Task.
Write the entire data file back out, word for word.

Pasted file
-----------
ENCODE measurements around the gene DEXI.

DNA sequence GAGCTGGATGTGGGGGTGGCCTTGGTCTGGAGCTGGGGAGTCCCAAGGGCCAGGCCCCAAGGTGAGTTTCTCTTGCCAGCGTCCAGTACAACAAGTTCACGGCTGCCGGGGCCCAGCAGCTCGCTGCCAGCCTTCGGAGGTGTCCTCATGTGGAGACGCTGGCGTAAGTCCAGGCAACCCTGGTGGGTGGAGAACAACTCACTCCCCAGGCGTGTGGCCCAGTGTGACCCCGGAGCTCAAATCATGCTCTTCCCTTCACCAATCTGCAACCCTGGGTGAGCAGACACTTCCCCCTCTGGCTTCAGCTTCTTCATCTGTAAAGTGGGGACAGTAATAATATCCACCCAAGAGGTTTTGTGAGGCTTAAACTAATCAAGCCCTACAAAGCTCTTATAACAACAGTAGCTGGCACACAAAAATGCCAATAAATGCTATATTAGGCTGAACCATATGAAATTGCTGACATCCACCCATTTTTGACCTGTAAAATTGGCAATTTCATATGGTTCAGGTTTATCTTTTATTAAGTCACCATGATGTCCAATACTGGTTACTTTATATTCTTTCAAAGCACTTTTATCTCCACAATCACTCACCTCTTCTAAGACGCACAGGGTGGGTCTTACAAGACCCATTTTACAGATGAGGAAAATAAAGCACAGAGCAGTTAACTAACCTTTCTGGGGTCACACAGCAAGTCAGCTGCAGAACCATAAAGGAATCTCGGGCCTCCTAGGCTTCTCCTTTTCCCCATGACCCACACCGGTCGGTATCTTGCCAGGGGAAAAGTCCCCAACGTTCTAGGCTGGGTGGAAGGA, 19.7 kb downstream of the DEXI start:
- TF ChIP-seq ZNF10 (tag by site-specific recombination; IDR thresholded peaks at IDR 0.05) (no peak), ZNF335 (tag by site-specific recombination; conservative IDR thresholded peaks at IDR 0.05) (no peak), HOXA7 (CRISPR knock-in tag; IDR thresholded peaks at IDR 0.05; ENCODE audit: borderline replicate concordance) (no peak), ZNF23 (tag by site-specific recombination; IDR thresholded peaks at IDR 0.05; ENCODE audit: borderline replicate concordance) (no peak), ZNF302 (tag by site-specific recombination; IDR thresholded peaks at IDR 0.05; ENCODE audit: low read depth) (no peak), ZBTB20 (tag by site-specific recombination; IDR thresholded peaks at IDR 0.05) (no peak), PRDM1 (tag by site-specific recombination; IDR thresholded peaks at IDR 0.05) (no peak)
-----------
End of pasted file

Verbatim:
ENCODE measurements around the gene DEXI.

DNA sequence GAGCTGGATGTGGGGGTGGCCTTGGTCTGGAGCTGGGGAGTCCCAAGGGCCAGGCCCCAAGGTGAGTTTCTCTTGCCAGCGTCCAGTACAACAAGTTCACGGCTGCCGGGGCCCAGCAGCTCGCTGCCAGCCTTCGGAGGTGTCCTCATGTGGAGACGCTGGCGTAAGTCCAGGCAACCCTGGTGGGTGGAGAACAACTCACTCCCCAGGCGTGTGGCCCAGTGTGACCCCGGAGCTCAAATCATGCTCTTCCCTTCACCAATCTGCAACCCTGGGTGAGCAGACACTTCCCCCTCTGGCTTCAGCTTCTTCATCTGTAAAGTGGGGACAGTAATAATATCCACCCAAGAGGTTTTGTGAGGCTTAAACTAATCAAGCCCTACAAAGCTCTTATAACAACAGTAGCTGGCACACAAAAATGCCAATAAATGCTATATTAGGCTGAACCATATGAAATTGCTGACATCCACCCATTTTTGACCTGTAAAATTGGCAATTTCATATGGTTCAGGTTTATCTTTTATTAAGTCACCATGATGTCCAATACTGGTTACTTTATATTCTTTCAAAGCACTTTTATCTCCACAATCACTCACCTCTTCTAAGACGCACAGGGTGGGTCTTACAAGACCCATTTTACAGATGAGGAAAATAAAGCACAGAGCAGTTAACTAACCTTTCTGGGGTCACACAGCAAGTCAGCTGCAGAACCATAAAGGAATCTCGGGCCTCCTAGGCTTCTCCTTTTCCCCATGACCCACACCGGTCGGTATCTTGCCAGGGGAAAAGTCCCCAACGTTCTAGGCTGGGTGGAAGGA, 19.7 kb downstream of the DEXI start:
- TF ChIP-seq ZNF10 (tag by site-specific recombination; IDR thresholded peaks at IDR 0.05) (no peak), ZNF335 (tag by site-specific recombination; conservative IDR thresholded peaks at IDR 0.05) (no peak), HOXA7 (CRISPR knock-in tag; IDR thresholded peaks at IDR 0.05; ENCODE audit: borderline replicate concordance) (no peak), ZNF23 (tag by site-specific recombination; IDR thresholded peaks at IDR 0.05; ENCODE audit: borderline replicate concordance) (no peak), ZNF302 (tag by site-specific recombination; IDR thresholded peaks at IDR 0.05; ENCODE audit: low read depth) (no peak), ZBTB20 (tag by site-specific recombination; IDR thresholded peaks at IDR 0.05) (no peak), PRDM1 (tag by site-specific recombination; IDR thresholded peaks at IDR 0.05) (no peak)